Barth’S Election Explains Too Much
Alpha and Omega: A Study in the Theology of Karl Barth, by Robert W. Jenson (Nelson & Sons, 1963, 175 pp., $4), is reviewed by James Daane, Editorial Associate, CHRISTIANITY TODAY.

This book is deceptively simple. It’s short; its language is clear and uncluttered, and not without a touch of easy-going, straight-faced humor. Yet it exposes and evaluates the core of Barth’s theology. It demonstrates that Barth’s theology is truly systematic—ruled throughout by a single motif—so that it can be neither identified with any traditional theology, nor accepted or rejected in part. One can, however, without doing either, learn much from Barth’s thought, and I suspect that Jenson has.

The current slogan, “Christianity is a historical religion,” says Jenson, is a tired cliché; yet its very relevancy has made it a cliché. The slogan means that God has acted redemptively in history and thus disclosed that true reality which determines our lives and the meaning and goal of history. He then smokes out the central core of Barth’s theology by asking it three questions: How does God do this? In what sense does God have a history? And, What is that historical reality that God has wrought, and to which the Church bears witness?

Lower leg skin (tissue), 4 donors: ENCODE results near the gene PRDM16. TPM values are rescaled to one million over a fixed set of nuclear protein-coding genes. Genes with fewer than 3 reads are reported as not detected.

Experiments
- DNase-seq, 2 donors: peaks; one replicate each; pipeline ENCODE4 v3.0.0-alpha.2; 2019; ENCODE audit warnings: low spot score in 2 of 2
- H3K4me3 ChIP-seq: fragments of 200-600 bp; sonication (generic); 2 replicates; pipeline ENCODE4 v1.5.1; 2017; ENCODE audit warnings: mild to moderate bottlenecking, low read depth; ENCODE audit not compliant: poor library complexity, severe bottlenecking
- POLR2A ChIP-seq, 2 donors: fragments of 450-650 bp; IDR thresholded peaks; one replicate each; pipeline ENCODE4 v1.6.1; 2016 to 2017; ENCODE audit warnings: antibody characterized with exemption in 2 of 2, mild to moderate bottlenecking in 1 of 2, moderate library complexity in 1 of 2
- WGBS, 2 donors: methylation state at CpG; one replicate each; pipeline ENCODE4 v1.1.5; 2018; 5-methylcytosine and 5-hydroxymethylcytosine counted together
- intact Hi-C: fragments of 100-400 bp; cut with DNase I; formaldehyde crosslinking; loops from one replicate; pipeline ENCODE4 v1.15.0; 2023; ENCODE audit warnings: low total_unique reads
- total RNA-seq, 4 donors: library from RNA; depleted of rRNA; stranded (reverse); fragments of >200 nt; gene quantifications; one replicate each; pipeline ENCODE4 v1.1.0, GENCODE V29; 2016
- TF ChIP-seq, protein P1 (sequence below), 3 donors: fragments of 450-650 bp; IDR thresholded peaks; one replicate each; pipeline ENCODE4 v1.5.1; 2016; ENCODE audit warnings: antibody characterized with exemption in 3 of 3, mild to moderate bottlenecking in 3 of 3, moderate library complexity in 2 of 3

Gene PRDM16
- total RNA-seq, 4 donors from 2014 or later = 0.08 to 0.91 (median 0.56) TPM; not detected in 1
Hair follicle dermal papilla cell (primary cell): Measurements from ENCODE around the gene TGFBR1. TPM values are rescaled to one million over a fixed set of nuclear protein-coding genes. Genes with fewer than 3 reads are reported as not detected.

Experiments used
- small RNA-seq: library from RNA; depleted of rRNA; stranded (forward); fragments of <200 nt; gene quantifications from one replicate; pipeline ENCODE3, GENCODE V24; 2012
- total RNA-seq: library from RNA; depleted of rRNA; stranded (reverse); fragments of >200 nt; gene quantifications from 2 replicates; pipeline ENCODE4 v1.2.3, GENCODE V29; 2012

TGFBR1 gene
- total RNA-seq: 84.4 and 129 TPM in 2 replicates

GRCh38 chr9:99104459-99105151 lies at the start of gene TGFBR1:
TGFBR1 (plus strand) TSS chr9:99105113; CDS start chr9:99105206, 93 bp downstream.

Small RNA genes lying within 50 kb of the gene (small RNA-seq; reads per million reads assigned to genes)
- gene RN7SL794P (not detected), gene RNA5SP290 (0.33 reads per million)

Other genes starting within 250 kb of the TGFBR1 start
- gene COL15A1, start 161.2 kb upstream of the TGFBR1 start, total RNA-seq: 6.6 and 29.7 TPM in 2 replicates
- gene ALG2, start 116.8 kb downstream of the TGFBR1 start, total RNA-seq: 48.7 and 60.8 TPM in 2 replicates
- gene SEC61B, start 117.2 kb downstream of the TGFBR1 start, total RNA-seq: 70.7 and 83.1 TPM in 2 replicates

Barth’s answer to all three questions is: Jesus Christ. With this, every traditional theology would agree. But Barth defines Jesus Christ in a quite new way. According to Barth, Jesus Christ is God’s eternal decision, the beginning and end of all God’s ways and works. Jesus Christ is the form in which God wills to exist, namely, as man, with man, and for man.

But this divine decision involves a negative aspect. It posits not only what God wills, but also a negative shadowy existence to what ...

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